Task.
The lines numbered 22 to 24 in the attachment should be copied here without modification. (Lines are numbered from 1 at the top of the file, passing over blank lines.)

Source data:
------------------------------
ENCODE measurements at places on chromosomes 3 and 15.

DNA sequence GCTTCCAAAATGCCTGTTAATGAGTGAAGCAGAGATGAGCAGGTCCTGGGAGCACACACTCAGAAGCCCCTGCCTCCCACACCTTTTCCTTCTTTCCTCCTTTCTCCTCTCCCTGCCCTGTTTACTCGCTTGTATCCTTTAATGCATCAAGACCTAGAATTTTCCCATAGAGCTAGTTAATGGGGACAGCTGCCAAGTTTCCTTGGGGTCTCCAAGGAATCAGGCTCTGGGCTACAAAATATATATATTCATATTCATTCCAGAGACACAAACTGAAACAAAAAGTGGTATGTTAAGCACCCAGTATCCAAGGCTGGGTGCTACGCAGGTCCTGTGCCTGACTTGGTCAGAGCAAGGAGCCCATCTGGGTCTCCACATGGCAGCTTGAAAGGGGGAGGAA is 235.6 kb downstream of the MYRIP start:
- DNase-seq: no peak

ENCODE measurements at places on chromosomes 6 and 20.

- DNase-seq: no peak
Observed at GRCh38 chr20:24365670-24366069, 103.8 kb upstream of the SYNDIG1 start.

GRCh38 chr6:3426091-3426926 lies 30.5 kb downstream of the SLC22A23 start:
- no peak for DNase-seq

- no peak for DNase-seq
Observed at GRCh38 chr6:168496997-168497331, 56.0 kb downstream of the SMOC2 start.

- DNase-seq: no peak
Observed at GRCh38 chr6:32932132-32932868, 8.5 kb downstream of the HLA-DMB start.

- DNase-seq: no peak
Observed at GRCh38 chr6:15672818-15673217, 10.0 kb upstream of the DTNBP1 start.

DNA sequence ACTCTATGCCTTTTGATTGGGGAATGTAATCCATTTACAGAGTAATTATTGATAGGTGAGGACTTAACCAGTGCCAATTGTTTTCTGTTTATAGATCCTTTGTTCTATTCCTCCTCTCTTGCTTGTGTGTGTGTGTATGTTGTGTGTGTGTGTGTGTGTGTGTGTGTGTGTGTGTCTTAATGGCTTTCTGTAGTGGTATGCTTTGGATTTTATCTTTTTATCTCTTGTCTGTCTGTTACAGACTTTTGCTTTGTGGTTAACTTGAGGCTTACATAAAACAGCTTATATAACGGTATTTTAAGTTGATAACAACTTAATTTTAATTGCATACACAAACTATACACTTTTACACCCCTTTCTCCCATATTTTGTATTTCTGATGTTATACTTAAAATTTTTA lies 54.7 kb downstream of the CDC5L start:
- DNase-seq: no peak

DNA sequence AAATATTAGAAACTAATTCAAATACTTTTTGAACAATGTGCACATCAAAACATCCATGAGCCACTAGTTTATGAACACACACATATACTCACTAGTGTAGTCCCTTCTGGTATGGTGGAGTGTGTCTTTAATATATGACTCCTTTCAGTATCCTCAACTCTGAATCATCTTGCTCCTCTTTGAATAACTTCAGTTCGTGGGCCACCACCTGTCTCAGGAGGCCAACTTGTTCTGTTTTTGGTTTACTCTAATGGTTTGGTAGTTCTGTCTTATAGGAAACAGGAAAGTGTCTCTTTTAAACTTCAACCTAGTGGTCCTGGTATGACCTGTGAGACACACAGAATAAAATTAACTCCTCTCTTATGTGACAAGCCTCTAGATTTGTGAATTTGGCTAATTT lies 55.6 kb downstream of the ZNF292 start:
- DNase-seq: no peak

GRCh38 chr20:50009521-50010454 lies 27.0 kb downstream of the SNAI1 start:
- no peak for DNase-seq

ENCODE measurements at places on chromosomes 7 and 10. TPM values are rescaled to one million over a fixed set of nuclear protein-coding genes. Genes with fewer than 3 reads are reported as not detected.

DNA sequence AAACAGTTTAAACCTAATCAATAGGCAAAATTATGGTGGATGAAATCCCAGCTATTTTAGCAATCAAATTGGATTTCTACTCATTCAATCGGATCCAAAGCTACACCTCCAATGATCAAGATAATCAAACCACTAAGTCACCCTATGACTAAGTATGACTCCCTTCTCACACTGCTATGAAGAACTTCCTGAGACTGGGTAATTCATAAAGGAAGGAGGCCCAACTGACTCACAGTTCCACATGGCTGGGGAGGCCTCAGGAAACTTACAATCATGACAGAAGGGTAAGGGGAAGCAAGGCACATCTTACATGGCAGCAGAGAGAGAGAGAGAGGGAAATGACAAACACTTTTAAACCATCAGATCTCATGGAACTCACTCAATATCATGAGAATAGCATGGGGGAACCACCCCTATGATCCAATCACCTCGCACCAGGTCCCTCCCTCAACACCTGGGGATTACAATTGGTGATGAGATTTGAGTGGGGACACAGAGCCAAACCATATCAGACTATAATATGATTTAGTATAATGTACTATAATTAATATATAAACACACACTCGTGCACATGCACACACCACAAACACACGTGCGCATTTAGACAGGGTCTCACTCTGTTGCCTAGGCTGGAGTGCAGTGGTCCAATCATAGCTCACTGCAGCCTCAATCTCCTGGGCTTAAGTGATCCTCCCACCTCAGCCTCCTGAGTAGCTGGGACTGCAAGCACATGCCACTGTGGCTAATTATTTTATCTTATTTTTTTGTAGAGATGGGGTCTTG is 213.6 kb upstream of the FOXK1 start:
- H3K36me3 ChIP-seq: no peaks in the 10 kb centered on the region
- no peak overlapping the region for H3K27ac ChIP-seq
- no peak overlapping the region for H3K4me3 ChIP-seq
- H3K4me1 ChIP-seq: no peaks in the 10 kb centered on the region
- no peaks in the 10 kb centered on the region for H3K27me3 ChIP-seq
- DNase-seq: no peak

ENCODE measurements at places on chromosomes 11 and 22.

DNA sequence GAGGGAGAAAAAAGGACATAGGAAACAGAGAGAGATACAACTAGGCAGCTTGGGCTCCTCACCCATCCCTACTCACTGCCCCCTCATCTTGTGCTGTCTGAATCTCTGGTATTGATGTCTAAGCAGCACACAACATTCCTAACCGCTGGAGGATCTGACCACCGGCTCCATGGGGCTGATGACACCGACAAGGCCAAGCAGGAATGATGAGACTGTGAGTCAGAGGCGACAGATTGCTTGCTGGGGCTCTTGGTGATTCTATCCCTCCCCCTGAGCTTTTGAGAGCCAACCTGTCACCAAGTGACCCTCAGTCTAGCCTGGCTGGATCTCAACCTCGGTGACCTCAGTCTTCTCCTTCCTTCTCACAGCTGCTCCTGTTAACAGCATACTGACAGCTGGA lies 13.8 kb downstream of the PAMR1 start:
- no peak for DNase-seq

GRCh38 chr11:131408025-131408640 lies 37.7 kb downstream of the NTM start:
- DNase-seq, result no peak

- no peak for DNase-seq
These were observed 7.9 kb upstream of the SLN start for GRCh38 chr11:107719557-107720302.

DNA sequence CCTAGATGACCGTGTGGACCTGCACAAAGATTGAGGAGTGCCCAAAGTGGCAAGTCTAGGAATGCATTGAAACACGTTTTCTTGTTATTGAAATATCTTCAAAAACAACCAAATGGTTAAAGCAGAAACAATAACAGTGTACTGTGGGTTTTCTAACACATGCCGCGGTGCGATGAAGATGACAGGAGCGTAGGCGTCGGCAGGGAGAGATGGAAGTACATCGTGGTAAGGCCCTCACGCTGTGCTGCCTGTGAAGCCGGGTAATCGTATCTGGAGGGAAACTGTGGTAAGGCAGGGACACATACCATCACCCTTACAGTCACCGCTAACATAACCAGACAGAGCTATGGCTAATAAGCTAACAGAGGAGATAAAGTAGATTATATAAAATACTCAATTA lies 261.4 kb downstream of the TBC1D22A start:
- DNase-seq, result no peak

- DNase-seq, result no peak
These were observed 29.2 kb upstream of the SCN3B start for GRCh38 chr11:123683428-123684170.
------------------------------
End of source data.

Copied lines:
DNA sequence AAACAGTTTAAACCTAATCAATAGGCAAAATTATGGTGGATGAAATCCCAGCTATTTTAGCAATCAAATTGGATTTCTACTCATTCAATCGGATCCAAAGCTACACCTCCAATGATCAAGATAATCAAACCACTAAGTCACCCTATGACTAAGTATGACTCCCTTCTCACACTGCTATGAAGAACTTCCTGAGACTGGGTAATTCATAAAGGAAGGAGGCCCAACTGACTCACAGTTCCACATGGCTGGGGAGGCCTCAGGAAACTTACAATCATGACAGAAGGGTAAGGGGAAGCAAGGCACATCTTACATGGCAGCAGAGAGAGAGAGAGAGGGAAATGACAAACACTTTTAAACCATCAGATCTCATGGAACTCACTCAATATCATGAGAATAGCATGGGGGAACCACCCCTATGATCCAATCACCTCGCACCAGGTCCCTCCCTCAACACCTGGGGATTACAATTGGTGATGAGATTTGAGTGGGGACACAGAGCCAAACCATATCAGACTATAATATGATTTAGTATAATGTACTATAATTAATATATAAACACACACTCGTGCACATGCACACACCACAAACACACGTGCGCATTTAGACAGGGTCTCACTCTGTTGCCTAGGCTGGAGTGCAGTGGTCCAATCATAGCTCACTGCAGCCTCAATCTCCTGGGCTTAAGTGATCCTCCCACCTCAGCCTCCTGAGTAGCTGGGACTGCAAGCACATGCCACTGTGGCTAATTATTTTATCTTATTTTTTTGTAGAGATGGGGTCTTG is 213.6 kb upstream of the FOXK1 start:
- H3K36me3 ChIP-seq: no peaks in the 10 kb centered on the region
- no peak overlapping the region for H3K27ac ChIP-seq